How Amazon is getting beat by an upstart alcohol delivery app in its own backyard
Amazon is obviously pushing the boundaries of how we purchase, receive, and consume retail goods and groceries these days. Recently, it unveiled its new physical Dash Button that customers can press to order refills on products such as diapers, laundry detergent, and coffee pods. Eventually, the company plans to use drones for same-day deliveries
So with a recent report that Amazon has suddenly stopped offering beer, wine, and alcohol as part of its AmazonFresh delivery service in Seattle, it appears that the company's plans to be the singular source for all your e-commerce needs has taken a hit. (Amazon did not respond to requests for comments on the news.)
Playing David to Amazon’s Goliath in this space is Boston-based alcohol delivery startup Drizly, which is still operating — delivering beer, wine, etc. in Seattle — while local tech giant Amazon has mysteriously ceased offering the service.
So how is it possible that a three-year-old Boston startup is beating Amazon in its home town?
What makes Drizly able to operate its alcohol delivery service is the company’s status as a third-party (or fourth-party in this instance) marketplace software service, and its proprietary ID verification mobile app.
The ID app, an identification catalog system called Mident, was developed by Drizly in conjunction with another Massachusetts company, Advanced ID Protection. Mident is the mobile equivalent of the monstrous catalog of ID verification tactics and their variants which are used by every state. Many state IDs use infrared markings and hidden symbols to make identifying real IDs from fake ones more accurate.
It’s not the mobile app alone, however, that has given Drizly the upper hand in the industry against companies like Amazon. It's a system that dates back to Prohibition.
Known as the three-tiered system (hence Drizly’s role as a fourth party in the industry), it operates in a somewhat unique way. Once alcohol is manufactured by a brewery or distillery, it is then sold to wholesalers who distribute it to retailers who, in turn, sell to consumers.
As part of the system, companies like Anheuser-Busch and MillerCoors cannot sell directly to customers, and neither can the wholesale distributors. In many states, there are strict rules in place to ensure that the system stays intact; one reason being that it makes it easier for smaller, privately-held shops to enforce age restrictions and other rules related to alcohol sales.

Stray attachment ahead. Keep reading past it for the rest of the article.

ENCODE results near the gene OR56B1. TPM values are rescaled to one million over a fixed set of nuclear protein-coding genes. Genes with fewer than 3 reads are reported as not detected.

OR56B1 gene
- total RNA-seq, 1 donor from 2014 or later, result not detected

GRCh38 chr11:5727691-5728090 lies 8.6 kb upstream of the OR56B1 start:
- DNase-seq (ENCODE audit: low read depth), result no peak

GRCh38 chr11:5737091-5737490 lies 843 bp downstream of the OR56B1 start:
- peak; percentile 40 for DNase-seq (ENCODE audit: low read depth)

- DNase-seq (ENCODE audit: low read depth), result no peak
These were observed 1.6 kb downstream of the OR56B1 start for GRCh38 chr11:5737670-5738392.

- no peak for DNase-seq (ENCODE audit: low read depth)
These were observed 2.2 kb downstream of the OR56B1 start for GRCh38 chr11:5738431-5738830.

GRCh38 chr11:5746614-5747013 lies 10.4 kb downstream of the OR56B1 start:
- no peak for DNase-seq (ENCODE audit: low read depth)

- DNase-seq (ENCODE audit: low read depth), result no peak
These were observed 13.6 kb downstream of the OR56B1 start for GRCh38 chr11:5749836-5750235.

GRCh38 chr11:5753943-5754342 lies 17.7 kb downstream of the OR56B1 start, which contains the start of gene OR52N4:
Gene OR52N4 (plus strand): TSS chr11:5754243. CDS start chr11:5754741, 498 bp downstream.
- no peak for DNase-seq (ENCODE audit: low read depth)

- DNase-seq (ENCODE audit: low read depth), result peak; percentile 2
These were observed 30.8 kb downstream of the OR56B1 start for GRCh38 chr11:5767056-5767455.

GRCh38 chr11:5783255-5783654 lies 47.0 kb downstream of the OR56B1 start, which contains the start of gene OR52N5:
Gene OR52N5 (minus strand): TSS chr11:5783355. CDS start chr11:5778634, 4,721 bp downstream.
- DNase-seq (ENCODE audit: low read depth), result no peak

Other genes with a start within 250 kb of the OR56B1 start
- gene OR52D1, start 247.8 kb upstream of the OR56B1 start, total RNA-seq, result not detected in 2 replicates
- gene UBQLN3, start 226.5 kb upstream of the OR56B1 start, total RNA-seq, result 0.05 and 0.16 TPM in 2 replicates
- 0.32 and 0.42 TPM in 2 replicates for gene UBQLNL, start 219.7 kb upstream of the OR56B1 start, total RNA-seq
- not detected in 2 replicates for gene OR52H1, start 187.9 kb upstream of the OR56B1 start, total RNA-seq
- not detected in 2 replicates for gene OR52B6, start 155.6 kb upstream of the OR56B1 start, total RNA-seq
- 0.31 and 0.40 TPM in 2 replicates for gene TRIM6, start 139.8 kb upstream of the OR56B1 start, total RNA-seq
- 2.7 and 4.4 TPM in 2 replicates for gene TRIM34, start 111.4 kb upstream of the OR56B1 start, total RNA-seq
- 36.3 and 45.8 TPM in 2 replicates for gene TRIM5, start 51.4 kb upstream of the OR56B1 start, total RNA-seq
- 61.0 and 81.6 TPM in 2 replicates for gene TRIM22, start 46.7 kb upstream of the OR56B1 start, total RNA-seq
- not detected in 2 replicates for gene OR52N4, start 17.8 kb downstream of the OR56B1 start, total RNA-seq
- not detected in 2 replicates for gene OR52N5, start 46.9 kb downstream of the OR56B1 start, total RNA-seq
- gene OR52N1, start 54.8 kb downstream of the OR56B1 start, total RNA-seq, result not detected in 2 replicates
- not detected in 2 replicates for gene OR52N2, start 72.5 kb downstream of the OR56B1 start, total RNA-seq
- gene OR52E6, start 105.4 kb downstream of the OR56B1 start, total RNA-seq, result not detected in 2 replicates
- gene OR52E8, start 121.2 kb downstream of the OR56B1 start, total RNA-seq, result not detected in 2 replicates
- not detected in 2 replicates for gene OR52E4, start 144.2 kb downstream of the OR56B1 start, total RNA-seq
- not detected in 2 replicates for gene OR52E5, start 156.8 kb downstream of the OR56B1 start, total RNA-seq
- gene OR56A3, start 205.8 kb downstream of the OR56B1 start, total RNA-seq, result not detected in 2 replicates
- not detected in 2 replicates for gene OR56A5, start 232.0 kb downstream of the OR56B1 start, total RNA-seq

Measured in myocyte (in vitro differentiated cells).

Drizly has managed to gain a foothold in the space because of its partnership with the retailers, on whom the onus of regulations regarding not selling to minors, falls. Drizly has managed to operate and expand its services to more than 12 U.S. cities, mainly because it doesn’t take part in the actual delivery of goods, it only makes its software available for a fee. (By staying out of the delivery process, the company also avoids the thorny issues surrounding legal employment status and tax codes that companies like Uber and Instacart have to deal with.)
Through Drizly’s mobile application customers make their orders, pay for their booze, and receive a notification of when the delivery will be made. The actual delivery is completed by retail stores that have partnered with Drizly. When the handing off of the order occurs, it is on the person delivering the alcohol to verify the age of the customer which, because the retailer is liable if it sells to a minor or someone who may be intoxicated, is done by an employee of the store.
In many states, the consequences for selling to someone under the legal age or who is already quite drunk can be the loss of a liquor license, heavy fines, or both -- punishments that can deeply affect the bottom line of what are usually small businesses.
In Washington, Amazon’s home state, the laws regarding alcohol sales have been going through some changes. In 2011, voters decided to change the existing system, in which the retail end of supply chain was controlled by the state, to one in which alcohol sales are done by privately-held retail stores. The rules regarding the Internet sale of alcohol were put in place in 2012 and specifically state that only retail locations may deliver purchases made online. Like many other states, this prohibits the wholesale distributors and the manufacturers from delivering beer, wine, and spirits directly to consumers.
It is likely that Amazon quietly shut down its alcohol delivery services because it ran afoul of regulations. Unlike Drizly, Amazon likely skipped the retail end of the supply chain, and delivered booze from its warehouses, making it a distributor and not a retailer.
Like Washington, many states have laws that are both complicated and nuanced. Drizly has often attributed being able to maneuver the wide array of different laws to its founding in Massachusetts, a state with many alcohol regulations that date back to the Puritans.
It is a fine regulatory line that small upstart Drizly seems able to walk, making it not only possible, but lucrative to deliver booze in Seattle — the company says that the city has been its most successful launch in terms of total purchase value, which is the amount of money collected by the liquor retailers.
But what's most impressive is that on its own turf, delivery powerhouse Amazon has been made a spectator in the alcohol delivery game.